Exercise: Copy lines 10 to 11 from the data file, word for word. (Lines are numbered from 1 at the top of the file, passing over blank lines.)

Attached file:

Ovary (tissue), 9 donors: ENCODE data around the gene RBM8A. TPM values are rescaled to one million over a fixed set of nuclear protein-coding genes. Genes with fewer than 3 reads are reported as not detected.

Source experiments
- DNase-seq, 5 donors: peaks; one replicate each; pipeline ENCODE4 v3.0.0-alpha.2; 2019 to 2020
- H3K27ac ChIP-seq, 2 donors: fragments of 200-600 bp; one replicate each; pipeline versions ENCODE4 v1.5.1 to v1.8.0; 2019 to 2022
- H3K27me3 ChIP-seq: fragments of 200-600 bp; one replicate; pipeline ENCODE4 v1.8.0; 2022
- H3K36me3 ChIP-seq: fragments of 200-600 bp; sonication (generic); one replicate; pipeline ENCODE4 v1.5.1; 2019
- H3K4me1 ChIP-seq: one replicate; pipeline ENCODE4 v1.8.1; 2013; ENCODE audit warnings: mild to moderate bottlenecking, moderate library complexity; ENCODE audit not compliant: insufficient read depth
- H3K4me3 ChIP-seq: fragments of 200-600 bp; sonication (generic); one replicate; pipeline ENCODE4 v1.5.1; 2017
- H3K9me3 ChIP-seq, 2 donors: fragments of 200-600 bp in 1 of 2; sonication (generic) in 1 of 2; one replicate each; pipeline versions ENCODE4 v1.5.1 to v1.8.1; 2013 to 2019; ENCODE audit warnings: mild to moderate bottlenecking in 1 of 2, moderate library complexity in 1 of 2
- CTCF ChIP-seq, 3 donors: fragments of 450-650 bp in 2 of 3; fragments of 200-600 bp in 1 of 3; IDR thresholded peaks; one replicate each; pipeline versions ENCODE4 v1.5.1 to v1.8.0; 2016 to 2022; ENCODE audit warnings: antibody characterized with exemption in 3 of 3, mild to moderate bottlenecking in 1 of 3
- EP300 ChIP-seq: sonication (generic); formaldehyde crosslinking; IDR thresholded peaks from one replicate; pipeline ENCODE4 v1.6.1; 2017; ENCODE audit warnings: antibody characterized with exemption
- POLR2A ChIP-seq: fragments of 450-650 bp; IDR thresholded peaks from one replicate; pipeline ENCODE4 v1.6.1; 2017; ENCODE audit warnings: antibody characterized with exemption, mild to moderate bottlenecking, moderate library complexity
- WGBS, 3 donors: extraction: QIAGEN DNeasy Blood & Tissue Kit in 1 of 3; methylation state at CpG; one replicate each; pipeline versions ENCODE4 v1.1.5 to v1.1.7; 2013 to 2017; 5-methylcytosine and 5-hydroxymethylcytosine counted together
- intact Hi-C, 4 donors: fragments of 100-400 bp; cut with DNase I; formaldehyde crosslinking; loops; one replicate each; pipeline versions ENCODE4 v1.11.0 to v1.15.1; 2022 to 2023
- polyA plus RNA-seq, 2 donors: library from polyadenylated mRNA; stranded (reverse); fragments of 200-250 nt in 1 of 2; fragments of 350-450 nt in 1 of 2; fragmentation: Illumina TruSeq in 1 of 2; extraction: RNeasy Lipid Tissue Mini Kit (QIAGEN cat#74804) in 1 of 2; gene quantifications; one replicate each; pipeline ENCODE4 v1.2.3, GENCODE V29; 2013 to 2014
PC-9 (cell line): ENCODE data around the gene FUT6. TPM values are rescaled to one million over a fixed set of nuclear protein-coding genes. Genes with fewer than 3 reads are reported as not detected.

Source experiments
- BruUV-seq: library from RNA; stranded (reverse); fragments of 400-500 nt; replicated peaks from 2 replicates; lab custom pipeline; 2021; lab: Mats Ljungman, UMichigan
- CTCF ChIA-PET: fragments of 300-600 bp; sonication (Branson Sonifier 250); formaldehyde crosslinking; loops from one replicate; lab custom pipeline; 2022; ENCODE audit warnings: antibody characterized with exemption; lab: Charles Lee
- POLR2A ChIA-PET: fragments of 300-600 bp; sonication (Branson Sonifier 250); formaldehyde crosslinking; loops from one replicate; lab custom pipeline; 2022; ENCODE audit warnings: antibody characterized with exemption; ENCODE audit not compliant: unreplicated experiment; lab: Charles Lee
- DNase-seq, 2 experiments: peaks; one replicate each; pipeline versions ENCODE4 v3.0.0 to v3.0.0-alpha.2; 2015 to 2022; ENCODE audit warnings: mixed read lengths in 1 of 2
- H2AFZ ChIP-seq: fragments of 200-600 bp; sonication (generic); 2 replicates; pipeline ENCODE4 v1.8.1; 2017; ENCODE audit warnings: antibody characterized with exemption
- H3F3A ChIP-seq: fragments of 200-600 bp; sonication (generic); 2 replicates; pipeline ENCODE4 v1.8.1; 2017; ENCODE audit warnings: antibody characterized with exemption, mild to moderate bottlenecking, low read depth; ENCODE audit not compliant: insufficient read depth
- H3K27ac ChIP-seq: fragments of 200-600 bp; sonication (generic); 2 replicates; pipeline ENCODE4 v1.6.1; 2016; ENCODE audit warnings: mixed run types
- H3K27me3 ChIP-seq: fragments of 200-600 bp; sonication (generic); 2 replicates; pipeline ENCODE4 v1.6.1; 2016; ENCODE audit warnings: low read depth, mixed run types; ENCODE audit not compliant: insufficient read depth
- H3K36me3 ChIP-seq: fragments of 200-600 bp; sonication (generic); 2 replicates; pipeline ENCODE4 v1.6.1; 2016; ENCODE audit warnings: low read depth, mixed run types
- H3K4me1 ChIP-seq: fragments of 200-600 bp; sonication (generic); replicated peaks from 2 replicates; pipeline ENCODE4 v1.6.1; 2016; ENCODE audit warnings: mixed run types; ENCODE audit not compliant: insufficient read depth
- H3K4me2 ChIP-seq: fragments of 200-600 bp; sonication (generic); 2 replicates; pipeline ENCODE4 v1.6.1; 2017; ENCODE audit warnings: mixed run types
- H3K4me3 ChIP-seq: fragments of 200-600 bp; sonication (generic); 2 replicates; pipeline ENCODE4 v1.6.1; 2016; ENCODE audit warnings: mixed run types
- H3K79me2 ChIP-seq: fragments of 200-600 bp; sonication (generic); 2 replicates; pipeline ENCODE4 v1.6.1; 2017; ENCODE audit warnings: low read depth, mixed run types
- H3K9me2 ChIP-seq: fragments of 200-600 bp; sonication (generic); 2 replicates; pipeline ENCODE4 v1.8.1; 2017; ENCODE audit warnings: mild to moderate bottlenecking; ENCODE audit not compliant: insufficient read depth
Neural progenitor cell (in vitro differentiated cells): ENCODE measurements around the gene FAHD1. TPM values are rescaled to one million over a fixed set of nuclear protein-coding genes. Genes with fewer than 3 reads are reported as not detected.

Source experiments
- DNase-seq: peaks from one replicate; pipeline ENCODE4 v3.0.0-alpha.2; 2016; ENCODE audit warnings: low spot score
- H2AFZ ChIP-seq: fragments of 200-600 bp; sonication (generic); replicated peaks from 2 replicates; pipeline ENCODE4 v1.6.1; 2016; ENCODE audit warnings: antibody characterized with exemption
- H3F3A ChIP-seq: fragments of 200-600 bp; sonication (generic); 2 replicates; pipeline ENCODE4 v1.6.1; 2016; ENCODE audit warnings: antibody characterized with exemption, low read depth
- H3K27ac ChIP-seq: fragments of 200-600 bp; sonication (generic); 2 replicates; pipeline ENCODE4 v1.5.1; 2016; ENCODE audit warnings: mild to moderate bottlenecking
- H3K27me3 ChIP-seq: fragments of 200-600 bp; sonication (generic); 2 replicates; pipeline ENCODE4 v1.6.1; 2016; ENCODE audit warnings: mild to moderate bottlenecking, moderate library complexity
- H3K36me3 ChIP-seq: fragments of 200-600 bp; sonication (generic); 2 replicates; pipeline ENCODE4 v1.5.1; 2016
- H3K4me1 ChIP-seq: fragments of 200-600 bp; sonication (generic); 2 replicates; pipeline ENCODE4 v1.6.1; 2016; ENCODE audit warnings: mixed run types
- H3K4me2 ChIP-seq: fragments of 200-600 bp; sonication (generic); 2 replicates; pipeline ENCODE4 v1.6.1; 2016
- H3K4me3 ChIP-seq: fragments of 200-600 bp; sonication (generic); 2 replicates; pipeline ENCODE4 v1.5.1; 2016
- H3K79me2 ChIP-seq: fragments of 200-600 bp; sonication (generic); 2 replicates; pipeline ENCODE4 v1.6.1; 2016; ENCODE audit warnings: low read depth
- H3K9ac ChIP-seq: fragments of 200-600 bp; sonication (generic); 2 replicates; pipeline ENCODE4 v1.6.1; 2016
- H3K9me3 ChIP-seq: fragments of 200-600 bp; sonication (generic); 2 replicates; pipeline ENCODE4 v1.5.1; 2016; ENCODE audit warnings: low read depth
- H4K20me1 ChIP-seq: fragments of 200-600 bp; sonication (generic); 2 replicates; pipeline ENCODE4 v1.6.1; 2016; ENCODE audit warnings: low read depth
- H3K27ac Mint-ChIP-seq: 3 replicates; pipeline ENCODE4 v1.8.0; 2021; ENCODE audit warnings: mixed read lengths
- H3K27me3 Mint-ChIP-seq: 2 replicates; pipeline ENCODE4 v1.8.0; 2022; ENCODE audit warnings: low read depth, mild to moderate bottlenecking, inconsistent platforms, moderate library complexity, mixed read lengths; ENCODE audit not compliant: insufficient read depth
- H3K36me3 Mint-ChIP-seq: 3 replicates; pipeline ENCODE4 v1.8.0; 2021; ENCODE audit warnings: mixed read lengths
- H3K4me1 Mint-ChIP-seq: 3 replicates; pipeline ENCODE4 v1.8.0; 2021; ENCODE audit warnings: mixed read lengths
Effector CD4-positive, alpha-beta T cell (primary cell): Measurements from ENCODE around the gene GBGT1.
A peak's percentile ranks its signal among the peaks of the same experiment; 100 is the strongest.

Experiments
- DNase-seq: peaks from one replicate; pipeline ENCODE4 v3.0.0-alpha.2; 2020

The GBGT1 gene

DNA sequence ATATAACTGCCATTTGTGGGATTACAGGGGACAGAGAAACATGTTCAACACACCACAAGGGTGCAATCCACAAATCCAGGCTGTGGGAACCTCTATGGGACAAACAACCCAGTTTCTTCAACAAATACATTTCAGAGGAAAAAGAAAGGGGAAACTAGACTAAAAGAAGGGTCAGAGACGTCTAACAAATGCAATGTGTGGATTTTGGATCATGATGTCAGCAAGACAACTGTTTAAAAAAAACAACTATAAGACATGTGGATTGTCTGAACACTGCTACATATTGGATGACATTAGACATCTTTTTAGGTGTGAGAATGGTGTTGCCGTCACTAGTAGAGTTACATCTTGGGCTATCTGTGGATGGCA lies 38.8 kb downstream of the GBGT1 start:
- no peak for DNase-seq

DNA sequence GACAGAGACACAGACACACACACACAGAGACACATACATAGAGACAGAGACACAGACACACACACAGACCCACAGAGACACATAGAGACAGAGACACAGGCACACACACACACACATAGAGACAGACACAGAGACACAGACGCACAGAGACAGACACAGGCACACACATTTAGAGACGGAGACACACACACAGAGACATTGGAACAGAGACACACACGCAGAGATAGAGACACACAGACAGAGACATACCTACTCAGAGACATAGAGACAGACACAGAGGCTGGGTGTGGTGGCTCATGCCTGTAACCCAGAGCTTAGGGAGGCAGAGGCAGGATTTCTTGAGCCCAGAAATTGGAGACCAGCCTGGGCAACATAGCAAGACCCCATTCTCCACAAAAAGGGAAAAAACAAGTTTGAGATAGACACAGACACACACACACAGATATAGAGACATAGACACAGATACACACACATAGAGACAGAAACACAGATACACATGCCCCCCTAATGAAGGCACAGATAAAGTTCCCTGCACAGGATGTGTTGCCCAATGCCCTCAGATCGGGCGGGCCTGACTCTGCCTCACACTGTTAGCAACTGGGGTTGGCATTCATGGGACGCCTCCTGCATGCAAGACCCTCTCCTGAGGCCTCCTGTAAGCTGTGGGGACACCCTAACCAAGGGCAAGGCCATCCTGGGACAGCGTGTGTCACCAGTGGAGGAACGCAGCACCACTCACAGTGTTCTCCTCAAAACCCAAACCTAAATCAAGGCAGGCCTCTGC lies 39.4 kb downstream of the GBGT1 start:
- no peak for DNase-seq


- CTCF ChIP-seq, 3 donors: fragments of 450-650 bp in 2 of 3; fragments of 200-600 bp in 1 of 3; IDR thresholded peaks; one replicate each; pipeline versions ENCODE4 v1.5.1 to v1.8.0; 2016 to 2022; ENCODE audit warnings: antibody characterized with exemption in 3 of 3, mild to moderate bottlenecking in 1 of 3
- EP300 ChIP-seq: sonication (generic); formaldehyde crosslinking; IDR thresholded peaks from one replicate; pipeline ENCODE4 v1.6.1; 2017; ENCODE audit warnings: antibody characterized with exemption